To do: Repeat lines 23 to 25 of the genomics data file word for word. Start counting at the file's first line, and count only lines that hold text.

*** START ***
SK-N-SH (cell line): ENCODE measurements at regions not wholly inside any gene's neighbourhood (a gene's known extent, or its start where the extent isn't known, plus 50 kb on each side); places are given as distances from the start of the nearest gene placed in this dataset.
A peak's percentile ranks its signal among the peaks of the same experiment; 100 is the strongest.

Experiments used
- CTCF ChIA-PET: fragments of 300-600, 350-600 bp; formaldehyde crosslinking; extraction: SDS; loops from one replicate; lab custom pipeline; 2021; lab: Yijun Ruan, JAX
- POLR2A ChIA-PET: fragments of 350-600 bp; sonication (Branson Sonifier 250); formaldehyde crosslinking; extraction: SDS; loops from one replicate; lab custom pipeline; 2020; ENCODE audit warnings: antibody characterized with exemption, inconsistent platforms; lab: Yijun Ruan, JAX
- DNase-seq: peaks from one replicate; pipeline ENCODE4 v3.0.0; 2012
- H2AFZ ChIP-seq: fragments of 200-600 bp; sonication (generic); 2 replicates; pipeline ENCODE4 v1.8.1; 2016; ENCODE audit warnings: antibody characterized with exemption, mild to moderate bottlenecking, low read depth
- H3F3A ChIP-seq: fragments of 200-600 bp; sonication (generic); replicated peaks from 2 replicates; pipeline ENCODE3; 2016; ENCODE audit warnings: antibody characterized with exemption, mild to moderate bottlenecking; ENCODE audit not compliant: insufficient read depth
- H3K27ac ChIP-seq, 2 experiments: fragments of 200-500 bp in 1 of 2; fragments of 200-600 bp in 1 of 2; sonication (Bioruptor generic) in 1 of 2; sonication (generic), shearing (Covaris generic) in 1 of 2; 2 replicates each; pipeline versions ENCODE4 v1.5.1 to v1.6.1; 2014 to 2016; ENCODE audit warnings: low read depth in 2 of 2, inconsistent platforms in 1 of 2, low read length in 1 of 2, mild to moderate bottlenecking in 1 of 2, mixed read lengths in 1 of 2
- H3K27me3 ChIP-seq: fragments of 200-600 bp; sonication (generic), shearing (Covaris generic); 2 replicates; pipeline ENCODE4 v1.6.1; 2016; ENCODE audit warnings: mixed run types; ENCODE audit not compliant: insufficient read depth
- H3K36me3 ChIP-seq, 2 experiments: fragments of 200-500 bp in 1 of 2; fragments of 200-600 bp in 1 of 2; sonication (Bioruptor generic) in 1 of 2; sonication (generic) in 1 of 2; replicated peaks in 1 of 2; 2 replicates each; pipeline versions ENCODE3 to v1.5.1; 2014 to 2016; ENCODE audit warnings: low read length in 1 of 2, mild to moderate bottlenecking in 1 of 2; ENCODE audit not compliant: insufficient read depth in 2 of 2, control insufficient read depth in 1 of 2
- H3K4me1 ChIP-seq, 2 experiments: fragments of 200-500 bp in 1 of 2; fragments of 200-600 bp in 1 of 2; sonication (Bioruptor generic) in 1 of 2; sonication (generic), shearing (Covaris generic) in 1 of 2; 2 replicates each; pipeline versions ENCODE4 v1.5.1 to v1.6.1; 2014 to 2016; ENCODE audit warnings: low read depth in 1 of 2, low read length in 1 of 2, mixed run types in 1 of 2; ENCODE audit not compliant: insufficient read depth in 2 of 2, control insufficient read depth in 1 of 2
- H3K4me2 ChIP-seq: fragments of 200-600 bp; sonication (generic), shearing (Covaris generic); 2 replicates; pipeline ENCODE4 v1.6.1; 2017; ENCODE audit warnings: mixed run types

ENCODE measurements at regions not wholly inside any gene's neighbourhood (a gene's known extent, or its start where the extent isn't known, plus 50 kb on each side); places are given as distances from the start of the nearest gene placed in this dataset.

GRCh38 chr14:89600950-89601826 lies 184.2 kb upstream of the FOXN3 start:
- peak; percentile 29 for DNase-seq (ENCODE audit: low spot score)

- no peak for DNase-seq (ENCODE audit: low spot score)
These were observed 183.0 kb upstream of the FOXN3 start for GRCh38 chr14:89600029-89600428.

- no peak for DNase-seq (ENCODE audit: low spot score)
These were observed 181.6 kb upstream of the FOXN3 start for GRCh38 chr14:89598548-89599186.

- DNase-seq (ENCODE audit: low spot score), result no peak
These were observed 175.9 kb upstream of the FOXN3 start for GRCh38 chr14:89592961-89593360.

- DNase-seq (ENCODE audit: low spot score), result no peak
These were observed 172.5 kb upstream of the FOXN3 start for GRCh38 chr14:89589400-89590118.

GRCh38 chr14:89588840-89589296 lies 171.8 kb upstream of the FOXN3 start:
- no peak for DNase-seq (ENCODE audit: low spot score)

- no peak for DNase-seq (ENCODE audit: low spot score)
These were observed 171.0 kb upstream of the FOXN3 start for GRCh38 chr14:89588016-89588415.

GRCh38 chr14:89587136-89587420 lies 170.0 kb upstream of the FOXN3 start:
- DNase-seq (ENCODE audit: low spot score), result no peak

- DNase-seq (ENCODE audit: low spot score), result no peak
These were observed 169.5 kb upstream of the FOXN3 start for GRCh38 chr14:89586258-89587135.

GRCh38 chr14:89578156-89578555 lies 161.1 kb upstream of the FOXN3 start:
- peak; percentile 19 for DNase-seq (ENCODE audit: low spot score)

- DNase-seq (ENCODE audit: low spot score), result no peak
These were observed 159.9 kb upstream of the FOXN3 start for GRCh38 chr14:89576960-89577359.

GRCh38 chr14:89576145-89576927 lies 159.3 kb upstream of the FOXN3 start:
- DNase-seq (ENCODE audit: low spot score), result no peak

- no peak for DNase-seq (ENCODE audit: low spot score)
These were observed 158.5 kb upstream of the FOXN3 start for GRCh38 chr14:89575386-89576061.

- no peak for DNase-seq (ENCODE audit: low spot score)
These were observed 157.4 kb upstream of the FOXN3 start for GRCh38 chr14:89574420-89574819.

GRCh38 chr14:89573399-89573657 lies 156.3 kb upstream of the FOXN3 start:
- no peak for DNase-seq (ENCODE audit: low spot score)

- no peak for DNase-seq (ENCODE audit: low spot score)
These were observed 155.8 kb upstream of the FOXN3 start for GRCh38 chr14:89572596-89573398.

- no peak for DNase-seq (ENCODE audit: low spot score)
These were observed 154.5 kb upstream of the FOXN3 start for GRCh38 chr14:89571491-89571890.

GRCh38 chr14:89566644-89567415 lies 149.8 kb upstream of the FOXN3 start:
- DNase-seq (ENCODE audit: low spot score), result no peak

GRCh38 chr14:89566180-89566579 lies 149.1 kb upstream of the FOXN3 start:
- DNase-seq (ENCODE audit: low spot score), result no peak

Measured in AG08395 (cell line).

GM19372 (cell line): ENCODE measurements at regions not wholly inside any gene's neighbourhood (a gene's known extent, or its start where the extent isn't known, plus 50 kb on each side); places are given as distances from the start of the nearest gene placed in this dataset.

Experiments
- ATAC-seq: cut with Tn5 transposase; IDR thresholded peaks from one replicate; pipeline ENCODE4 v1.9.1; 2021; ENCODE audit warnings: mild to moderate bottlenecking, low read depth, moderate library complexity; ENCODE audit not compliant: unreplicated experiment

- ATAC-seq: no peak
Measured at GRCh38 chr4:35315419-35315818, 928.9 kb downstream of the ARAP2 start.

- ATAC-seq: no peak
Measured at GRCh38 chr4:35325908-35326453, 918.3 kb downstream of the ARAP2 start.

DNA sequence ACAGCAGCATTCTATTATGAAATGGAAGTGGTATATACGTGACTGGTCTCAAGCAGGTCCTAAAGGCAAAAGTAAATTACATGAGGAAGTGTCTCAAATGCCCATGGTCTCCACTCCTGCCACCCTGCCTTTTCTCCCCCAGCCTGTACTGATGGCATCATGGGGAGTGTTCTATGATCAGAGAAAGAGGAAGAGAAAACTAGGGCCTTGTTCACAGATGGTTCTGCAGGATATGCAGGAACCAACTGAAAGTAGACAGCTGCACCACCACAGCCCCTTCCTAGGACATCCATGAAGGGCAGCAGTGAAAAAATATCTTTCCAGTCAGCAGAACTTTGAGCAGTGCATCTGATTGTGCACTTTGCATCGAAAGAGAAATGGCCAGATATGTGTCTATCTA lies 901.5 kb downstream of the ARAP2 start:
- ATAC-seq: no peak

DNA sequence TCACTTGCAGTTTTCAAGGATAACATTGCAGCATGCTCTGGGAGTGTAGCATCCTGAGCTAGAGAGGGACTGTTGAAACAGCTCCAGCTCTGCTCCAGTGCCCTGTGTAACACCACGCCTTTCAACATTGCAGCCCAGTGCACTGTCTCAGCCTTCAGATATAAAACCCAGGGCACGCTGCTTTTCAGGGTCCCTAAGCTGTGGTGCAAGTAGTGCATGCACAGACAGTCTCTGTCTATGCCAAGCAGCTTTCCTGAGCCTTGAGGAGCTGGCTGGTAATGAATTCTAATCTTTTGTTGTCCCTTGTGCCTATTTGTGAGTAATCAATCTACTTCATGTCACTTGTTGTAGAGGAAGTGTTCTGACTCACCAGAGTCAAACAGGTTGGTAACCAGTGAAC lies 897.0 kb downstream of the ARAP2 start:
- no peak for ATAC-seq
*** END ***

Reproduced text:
- DNase-seq (ENCODE audit: low spot score), result no peak
These were observed 172.5 kb upstream of the FOXN3 start for GRCh38 chr14:89589400-89590118.

GRCh38 chr14:89588840-89589296 lies 171.8 kb upstream of the FOXN3 start: